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Micro/Nano Materials Fatigue Tester

Global nanotechnology research spending in 2009 was $14.5 billion and is expected to double over the next 3 years. This growth demands greater accuracy and cost effectiveness in micro/nano materials testing. The properties of micro-portions of material often differ from those of larger specimens. Therefore new testing methods need to be implemented because conventional instruments cannot be miniaturized sufficiently to test micro/nano samples of material. Scientists at Utah State University have developed a device and method for reliable measurement of strain and fatigue characteristics of micro/nano scale samples. The data that can be collected with this device will accelerate the development and reliability of MEMS, Composites, and Coatings that are used in applications and products such as: automotive safety systems (airbags, rollover detection), game controllers (Nintendo Wii, Apple iPhone), stain proof fibers in clothing, chemical detection, aerospace, national defense, biotechnology, communication, data storage, and energy harvesting.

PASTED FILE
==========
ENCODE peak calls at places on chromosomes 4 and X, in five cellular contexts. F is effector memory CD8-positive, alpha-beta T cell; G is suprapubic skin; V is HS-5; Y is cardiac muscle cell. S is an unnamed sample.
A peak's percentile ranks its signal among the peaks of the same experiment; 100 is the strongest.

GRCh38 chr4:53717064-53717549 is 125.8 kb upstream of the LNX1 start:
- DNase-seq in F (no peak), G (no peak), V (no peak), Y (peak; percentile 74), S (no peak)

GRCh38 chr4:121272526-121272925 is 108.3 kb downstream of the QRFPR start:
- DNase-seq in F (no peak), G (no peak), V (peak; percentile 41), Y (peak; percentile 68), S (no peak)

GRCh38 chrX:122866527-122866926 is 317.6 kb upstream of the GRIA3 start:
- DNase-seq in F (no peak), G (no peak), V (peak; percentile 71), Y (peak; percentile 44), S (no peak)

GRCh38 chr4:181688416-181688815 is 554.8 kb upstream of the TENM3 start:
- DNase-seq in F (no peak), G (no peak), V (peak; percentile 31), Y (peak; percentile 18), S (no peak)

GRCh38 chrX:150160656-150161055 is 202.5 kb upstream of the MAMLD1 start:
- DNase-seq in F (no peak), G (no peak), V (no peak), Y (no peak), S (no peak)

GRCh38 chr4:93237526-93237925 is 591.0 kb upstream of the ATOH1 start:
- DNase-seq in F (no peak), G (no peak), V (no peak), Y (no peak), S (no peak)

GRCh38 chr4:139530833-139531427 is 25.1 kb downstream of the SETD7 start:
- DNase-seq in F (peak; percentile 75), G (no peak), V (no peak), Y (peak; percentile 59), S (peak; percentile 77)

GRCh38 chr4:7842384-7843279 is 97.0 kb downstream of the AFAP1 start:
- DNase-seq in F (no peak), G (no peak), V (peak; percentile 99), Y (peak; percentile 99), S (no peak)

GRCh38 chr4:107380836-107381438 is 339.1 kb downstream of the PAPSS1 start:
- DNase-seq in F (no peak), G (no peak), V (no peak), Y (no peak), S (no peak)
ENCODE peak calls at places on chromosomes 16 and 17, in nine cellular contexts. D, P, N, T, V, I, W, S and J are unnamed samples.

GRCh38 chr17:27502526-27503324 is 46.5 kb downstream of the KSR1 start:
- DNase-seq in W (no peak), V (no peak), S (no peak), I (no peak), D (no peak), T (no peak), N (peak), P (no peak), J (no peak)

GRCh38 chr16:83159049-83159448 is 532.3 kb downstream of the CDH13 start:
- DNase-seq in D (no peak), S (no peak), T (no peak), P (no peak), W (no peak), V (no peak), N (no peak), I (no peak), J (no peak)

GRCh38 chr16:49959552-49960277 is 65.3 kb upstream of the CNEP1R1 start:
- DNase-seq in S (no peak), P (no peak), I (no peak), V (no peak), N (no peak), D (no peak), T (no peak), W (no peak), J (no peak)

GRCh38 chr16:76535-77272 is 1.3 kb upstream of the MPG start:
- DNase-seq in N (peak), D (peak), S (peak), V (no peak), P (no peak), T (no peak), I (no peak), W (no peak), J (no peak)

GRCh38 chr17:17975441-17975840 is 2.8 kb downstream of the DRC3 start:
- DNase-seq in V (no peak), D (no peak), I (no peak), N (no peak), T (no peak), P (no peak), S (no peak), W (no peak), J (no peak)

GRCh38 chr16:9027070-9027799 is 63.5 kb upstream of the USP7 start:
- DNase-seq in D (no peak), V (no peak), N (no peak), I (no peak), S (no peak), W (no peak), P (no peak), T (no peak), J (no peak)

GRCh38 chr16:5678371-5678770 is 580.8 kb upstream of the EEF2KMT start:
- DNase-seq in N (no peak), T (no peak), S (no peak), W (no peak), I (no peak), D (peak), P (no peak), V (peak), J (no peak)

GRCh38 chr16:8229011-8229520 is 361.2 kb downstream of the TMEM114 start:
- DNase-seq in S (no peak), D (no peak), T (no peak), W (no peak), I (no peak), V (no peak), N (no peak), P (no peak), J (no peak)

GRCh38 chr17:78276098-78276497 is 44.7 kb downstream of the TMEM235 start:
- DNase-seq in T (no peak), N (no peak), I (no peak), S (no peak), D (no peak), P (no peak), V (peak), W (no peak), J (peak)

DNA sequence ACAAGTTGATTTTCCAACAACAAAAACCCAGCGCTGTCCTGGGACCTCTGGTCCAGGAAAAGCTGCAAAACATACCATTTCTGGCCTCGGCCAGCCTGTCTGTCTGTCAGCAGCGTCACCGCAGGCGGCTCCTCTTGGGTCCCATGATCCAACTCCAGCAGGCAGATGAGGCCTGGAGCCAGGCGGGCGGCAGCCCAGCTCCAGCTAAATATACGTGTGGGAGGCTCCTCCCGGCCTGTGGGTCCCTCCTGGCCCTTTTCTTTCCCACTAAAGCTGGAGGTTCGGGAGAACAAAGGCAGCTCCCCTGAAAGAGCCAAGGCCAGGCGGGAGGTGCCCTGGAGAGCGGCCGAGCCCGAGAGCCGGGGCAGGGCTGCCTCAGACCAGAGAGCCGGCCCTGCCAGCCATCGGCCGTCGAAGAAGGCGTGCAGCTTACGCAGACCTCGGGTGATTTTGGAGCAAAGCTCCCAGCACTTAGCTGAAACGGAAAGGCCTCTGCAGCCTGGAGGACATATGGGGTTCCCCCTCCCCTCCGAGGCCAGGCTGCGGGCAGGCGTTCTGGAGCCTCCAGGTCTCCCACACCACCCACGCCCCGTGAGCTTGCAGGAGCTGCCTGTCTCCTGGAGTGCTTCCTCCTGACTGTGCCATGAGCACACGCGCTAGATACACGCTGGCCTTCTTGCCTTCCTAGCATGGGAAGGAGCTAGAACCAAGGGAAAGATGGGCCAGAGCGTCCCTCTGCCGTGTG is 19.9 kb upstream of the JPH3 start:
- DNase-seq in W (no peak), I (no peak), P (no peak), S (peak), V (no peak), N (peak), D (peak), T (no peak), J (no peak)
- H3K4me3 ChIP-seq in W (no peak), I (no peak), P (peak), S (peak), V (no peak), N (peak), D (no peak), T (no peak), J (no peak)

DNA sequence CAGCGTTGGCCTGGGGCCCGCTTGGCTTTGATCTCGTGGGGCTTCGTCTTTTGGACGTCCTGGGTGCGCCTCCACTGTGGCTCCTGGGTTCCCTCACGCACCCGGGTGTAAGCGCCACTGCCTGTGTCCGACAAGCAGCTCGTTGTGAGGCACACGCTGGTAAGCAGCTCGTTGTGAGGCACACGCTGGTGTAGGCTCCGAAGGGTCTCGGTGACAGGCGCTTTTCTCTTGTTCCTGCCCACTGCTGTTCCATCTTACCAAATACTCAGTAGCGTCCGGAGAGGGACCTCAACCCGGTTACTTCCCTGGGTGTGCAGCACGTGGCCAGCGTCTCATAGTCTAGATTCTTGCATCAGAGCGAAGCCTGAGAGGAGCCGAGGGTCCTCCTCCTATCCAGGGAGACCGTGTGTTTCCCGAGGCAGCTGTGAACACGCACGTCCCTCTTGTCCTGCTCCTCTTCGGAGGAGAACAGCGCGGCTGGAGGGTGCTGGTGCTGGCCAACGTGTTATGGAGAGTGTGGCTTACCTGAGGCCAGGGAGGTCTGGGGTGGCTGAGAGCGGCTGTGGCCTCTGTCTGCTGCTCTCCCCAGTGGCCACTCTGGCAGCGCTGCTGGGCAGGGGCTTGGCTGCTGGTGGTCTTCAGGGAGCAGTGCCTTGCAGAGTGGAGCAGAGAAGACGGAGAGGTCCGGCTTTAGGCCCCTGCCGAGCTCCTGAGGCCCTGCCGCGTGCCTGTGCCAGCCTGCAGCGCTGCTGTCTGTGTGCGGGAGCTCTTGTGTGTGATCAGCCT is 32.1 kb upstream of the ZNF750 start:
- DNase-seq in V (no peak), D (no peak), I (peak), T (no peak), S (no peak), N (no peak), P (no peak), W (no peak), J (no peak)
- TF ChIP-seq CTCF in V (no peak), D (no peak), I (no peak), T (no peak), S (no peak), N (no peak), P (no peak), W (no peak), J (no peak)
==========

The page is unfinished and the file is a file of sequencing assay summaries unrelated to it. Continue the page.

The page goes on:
Features and Benefits
  • Micro/Nano materials testing
  • Specifically for:
    • MEMS
    • Thin films
    • Nanocomposites
    • Nanocrystals
    • And more
  • Allows for accurate measurement of material properties that were previously cost prohibitive to obtain
  • Measures strain and stress simultaneously, reducing time and cost in material research and product development
The device works by measuring the input against output voltage between two piezoelectric beams. An input voltage in one member creates mechanical deformation which is transferred to the sample. This deformation is transferred through the sample to the second member and converted into an electrical output. By measuring the differences in the voltage the strain and fatigue on the specimen can be determined. The device can be manufactured using standard semiconductor processes such as chemical etching
Development Stage
Prototype exists to continue testing and optimization for various applications.
Patent Pending
  • Application Number: 12/483115
Glenn Whichard
Senior Commercialization Associate
Physical Sciences
(435) 797-9604
Reference: W08058